Ladies, as for tampons or pads, they should always be packed out with you. Animals are very attracted to a woman’s menstrual scent and will undoubtedly dig them up.

Be Courteous! Share the Trail

Say hello and greet others that you meet on the same trail, it’s just common courtesy. Many say you should always yield to anyone coming uphill, personally I think you should yield either way if you see the other person having a more difficult time, but at the least you should yield to the uphill hiker in case they are in that “hiking rhythm” it’s best not to break stride. After all we should all share the trail! You will undoubtedly meet your share of the courteous, the loud, and the obnoxious so take the high road and be a better hiker.

Stay on the Trail

Remain on the trail wherever possible, every footstep off the trail will eventually start to erode the area destroying plant life, and making the ground unstable. Don’t try to shorten switchbacks by cutting across, the shortest distance between two points is not always the right thing to do! If you come upon mud or a puddle on the trail, walk through it, not around it, after all you came to experience the outdoors didn’t you? Widening a trail by walking around something is bad for trail sustainability.

Campsites

In the backcountry when you decide to stop for the night and set up camp, make sure that you pick a spot well away from the trail. I try to pick a spot that is well out of sight of the trail because you it’s just more courteous to give other hikers the feeling of being alone in nature without seeing my tent next to the trail, also i have seen many hikers that actually enjoy night hiking especially on the PCT or AT trail, sometimes by necessity to reach a drop box location in time, and being in a deep sleep in your tent to hear cracking twigs or steps coming near can be unnerving to you.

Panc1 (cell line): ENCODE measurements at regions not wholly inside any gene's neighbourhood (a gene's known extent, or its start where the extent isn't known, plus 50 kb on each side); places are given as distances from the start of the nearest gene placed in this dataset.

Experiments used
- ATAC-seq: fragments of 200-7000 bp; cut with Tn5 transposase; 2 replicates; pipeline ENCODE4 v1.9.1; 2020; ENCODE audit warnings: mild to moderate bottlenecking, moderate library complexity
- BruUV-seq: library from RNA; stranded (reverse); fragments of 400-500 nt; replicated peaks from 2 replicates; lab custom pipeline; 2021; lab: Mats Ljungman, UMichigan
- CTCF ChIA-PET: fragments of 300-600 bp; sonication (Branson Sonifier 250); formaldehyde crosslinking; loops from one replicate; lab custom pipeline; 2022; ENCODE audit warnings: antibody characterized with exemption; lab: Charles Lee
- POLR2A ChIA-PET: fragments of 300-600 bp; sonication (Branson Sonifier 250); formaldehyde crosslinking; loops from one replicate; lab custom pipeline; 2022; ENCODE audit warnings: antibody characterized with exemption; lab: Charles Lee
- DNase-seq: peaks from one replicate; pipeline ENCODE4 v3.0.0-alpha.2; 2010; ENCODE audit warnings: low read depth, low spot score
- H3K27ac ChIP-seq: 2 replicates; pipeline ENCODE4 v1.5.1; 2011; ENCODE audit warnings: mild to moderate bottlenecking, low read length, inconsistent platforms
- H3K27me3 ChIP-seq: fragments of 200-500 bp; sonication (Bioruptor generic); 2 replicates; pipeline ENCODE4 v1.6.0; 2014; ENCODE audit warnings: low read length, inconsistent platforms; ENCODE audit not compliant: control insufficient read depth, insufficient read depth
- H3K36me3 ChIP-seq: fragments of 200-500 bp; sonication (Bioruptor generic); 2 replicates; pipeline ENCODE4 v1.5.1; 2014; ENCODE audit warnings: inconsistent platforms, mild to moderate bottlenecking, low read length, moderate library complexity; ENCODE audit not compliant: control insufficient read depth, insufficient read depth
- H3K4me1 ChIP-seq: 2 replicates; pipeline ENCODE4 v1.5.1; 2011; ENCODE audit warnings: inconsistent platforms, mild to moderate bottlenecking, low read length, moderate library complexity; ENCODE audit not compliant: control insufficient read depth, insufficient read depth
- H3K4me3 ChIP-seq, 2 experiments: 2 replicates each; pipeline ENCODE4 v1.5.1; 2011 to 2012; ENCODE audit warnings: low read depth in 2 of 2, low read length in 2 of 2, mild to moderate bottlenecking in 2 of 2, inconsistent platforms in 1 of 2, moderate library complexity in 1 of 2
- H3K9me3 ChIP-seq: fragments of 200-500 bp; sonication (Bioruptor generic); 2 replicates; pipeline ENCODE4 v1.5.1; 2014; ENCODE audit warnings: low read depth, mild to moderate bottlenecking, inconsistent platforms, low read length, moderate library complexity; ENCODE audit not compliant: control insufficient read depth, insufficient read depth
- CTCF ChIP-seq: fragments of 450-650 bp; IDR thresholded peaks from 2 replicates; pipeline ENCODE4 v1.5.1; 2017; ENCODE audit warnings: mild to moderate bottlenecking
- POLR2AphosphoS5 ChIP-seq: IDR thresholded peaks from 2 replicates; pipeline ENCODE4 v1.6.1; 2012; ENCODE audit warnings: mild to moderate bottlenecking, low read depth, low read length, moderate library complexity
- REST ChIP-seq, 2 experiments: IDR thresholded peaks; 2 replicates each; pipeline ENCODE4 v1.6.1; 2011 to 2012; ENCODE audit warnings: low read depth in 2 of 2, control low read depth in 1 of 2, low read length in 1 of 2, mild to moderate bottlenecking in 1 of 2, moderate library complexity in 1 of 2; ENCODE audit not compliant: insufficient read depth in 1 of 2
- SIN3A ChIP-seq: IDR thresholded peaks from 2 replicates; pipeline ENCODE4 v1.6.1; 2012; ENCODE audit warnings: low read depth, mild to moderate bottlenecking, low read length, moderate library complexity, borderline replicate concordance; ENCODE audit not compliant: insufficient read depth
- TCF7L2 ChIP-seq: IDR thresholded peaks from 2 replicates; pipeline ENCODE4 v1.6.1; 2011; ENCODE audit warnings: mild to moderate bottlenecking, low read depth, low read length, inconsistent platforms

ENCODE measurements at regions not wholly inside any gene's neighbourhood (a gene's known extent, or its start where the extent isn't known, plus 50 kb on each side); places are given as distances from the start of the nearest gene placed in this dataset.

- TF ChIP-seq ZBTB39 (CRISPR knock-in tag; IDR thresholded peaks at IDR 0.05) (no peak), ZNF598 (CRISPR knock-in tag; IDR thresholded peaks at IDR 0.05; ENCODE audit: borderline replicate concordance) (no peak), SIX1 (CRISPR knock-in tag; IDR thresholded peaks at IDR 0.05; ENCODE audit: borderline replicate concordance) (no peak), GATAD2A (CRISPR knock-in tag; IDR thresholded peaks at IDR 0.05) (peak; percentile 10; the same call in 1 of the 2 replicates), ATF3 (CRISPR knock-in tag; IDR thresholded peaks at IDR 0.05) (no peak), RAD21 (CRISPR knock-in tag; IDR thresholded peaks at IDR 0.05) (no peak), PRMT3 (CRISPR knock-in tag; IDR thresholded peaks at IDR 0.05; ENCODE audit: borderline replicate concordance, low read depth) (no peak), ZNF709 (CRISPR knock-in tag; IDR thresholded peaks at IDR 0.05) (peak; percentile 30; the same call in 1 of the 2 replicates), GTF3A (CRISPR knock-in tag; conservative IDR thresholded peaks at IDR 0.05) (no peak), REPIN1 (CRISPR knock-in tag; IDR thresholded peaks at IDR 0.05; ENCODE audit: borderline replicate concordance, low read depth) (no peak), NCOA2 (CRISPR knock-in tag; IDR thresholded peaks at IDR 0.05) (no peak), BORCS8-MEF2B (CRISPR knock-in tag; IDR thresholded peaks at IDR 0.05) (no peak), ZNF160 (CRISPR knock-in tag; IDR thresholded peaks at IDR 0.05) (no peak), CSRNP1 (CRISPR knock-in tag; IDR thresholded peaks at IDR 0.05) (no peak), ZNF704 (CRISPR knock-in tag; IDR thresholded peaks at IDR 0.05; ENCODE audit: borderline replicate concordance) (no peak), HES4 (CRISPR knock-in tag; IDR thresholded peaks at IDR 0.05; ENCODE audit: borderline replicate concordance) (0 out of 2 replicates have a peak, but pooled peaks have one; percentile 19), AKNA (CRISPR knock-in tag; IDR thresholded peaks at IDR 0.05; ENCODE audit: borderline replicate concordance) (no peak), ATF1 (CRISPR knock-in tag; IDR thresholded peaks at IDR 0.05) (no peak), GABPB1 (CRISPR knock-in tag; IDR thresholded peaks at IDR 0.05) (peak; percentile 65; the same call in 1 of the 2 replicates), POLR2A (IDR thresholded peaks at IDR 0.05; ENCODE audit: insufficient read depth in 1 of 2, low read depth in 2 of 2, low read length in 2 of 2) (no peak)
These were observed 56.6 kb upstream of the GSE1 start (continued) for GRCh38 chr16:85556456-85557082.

Pets

If you bring one, and many do, keep it on a leash! It can be the friendliest dog ever but no one appreciates a dog running up and down the trails and through the woods. It is a shame because many pet owners forget to be courteous to others that are hiking as well.

Leave what you find

The only thing that you should be bringing out of the wilderness as a souvenir is photographs, don’t bring out rocks, plants, etc. All pieces of the wilderness are important to the local ecological environment, that rock you took might have been a home or shade for an endangered critter, the pine cone might have provide some subsistence or nesting material. In most places it is also illegal to take anything, so just don’t do it.

Hike Quietly

There is nothing wrong with some conversation with your hiking partner but keep the voices low, allow others that might be in the area to enjoy the solitude and silence of nature. Look you’re out there to enjoy nature so you should be listening to nature, enjoying the world around you, hold the conversations for the campsite.

2 Responses to Trail Etiquette for Everyone

  1. FitRunner FitRunner says:

    Amazing the amount of trash you can find left behind by others on trails, it’s sad.

  2. GearJunkie GearJunkie says:

    I normally try to carry an extra trash bag with me on hikes so that if I do spot some trash left behind by irresponsible hikers then I carry take it out myself as I go. Yes, its frustrating and I don’t like cleaning up after others but if we that love the outdoors don’t then who will?